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Thiol sensitivities, cutler and shade protocol, CBS/SOD/SUOX/BHMT?

Discussion in 'Detox: Methylation; B12; Glutathione; Chelation' started by Sam7777, Sep 9, 2015.

  1. Sam7777

    Sam7777 Senior Member

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    I'll try to highlight some points.

    • Absolutely know I was hurt by severe redistribution. 100% mercury issues.
    • Still need to get a gene testing.
    • Could be some other metals thrown in hiding, never have taken DMSA.
    • Debating on doing Cutler and Shade protocol combined, people aren't keen but my research suggests its worthwhile.
    • Initially 4 years ago I had a very bad episode with ALA at a time when I didn't understand the amalgam controversy, and that basically I guess you could view as the beginning of me being 'CFS' like in condition. I did some successful rounds of fdc in fall of 2013 but I was doing them with RLA. I tried to do an overly aggressive round again a year and a half ago this time with ALA (I got the tooth extracted in May 2013) and that knocked me hard for about 5 months, started up some small rounds in summer 2014 and just couldn't wake up to the damn alarm, couldn't handle even those doses. I've done rounds recently, and it seemed finally manageable at 5 mg with IMD and multivitamin. I've done larger RLA doses on Shade's protocol with positive reactions recently too.
    • Not impressed with ALA in the literature, but NaRLA is too $. Regular RLA is still highly rated at online vendors. ALA can work, I've been reading a lot of Cutler success blog stories, but its long and grueling.
    • ALA is a good chelator, RLA is a stellar neutraceutical, especially in high doses. ALA is the devil in high doses. ALA makes me especially feel unwell/crazy compared to RLA.
    • I may resort to doing FDC with RLA, but I'm planning on sticking to 25 mg per dose of ALA, and perhaps doing Shade's protocol on different days. I still simply don't see a justification in Cutler's issues with RLA.
    • What Shade's protocol and methylation have in common- nutrigenomics. Cutler's is a bit lacking in the area. But I still have not seen a better protocol in terms of consistent success stories.
    • Shade's IMD seems to negate a lot of the discomfort of cutler's rounds, or LA in general.
    • Triphala (clearway cofactors) and coffee enemas seem to be a big deal for me in terms of energy. Shade's theories on nrf2 seem to hold up and match the literature.
    • I'm feeling a lot more open to the notion of methylation after spending a lot of time looking at the background stories of people who had pretty bad snp combos and had done cutlers protocols.
    • A key consistent thing that has turned me away from methylation is that I don't have the sensitivities to these supplements that so many do. And since becoming interested, I've vetted it out. I've never had a noticeable positive or negative reaction to b12 and folate supplements of any type, nor to TMG and ALCAR while trying the protocols for periods.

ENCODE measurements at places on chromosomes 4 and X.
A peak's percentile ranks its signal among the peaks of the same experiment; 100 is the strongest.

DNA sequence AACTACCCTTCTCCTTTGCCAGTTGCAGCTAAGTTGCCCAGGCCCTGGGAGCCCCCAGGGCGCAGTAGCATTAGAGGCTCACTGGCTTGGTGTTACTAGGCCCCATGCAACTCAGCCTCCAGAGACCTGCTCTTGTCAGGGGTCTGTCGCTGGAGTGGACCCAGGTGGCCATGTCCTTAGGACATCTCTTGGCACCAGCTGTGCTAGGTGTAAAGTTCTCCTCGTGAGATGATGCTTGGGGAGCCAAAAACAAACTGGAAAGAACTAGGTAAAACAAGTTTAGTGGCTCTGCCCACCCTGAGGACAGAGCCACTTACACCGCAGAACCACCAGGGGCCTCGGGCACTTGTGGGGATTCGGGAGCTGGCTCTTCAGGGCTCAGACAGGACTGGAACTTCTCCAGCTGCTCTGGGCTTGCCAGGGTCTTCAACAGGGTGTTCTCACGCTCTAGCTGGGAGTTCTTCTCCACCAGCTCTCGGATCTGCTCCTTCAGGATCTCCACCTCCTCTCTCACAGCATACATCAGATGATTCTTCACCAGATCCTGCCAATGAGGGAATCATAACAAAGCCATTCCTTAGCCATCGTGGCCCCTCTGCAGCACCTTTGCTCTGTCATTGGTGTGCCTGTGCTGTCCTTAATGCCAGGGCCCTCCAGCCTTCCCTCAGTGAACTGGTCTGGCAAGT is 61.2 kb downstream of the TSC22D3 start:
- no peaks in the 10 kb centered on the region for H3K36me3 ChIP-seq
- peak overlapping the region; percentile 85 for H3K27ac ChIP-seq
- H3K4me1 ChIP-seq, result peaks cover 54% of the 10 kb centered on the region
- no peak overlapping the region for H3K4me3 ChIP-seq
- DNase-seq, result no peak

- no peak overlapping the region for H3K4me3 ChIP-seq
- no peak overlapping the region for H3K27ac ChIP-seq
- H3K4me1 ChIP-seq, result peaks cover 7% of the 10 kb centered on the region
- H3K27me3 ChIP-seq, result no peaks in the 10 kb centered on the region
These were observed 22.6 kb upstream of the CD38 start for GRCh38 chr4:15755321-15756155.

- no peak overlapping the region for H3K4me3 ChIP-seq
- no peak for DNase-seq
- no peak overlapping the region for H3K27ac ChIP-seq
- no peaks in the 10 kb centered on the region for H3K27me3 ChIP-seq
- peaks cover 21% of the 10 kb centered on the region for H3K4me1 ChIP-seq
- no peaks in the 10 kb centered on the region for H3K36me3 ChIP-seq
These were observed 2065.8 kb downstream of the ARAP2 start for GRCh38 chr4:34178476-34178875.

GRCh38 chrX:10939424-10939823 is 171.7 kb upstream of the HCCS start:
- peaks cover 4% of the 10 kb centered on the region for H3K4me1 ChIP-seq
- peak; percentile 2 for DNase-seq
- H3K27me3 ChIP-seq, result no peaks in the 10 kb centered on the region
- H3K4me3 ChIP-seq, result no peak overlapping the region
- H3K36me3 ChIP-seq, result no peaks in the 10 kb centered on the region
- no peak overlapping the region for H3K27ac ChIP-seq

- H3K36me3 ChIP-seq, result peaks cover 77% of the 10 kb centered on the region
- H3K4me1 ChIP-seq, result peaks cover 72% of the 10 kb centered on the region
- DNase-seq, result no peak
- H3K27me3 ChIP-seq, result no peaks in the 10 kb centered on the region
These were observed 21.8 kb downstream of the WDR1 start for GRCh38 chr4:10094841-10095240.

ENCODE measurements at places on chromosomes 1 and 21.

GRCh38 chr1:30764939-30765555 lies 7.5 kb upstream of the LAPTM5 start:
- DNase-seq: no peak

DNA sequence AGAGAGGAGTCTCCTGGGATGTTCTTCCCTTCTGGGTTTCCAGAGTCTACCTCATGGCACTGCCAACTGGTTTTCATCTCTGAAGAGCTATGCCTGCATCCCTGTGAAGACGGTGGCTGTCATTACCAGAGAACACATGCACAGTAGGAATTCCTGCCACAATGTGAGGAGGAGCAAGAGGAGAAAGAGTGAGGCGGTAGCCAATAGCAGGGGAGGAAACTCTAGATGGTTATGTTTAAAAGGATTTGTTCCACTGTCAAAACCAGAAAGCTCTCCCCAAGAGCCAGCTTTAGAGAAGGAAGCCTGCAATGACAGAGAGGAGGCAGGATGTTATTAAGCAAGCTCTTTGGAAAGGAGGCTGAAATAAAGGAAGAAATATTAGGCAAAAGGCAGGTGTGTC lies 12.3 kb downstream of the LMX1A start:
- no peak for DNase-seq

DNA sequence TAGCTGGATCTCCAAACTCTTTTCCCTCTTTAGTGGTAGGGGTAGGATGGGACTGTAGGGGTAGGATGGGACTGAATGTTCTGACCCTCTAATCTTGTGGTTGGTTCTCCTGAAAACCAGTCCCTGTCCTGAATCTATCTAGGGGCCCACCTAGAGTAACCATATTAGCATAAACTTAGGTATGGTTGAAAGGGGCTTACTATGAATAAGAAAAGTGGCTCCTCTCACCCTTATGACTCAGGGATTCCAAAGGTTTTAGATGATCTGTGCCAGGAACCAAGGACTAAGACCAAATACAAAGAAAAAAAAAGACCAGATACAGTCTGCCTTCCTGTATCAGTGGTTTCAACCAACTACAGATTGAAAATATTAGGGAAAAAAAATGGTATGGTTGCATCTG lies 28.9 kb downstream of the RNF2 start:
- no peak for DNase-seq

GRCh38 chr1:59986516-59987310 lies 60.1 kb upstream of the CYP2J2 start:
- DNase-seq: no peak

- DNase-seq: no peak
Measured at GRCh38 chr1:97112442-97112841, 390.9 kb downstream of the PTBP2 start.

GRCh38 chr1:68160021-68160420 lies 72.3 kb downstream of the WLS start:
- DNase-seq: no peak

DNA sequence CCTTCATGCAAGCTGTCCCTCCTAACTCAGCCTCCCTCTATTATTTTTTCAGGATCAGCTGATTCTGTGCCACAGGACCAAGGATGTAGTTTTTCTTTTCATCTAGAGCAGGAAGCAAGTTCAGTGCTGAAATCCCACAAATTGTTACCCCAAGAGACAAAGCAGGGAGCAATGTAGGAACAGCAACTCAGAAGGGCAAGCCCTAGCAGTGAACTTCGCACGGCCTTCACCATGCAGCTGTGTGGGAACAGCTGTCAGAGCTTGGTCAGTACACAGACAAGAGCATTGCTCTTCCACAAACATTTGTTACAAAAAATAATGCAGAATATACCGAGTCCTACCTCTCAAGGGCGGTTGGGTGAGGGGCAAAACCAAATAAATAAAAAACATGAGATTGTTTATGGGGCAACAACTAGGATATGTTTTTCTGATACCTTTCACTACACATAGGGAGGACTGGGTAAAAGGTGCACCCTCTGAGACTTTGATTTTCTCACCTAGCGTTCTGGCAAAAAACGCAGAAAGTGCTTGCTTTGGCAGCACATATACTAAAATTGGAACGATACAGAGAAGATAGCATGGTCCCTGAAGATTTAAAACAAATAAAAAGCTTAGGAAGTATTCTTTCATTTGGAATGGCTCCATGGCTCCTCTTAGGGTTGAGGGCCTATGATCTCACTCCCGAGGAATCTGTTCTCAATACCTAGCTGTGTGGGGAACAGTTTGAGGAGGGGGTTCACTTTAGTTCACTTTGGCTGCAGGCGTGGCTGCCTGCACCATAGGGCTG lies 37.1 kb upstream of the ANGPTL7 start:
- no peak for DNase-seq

• But I do react to chelation disproportionately compared to many. I react to thiols in food and supplements pretty significantly. I was ready to jump on a assumption of CBS but I'm reserving hasty conclusions. I feel there's more to it.
    • Two examples of my point are here: 1 is a guy who has some pretty similar conditions to my own and to many poor responders of chelation, and he does not have CBS but he has issues with SOD and his ammonia. 2 is a pretty elaborate case for why CBS really messes up chelation (which I see some current large threads now on this, though this is all the first I'm hearing of it)
    • http://howirecovered.com/my-genetics/
    • http://www.heartfixer.com/AMRI-Nutrigenomics.htm#CBS (Cystathionine Beta Synthase) Explanation and Generic Plan of Action
    • Which led me to come up with some consideration worthy supplements (I'm not about to jump into them blindly, I have reservations once again) but it may only be ya know, manganese and molybdenum which I was terribly low in on my hair test.
    • So I guess I should ask a hypothetical. Let's say you are positive or heterozygous for some snps on these CBS/SOD/SUOX/BHMT what would you do? The heart doctor there is saying to get CBS under control before adding methylfolate and methylb12. He's worried about glutathione not helping process stuff. Which brings us back to using Chris Shade's protocol.
    • What I notice in terms of methylation support that actually seems to help me, are just huge doses of good like thorne methyl support multivitamin multimineral, its not the individual vitamins and minerals that do much for me. And this is especially noticeable with RLA.
    • But I threw together a list here of stuff that came up in some of these links that I could conceivably use to deal with these tricky snps
    • P-5-P folinic acid hydroxycobalamin boron molybdenum vitamin e, mag, c, zinc, riboflavin serine or choline basically phosphylserine PS/PC etc TMG creatine orinthine and malic acid.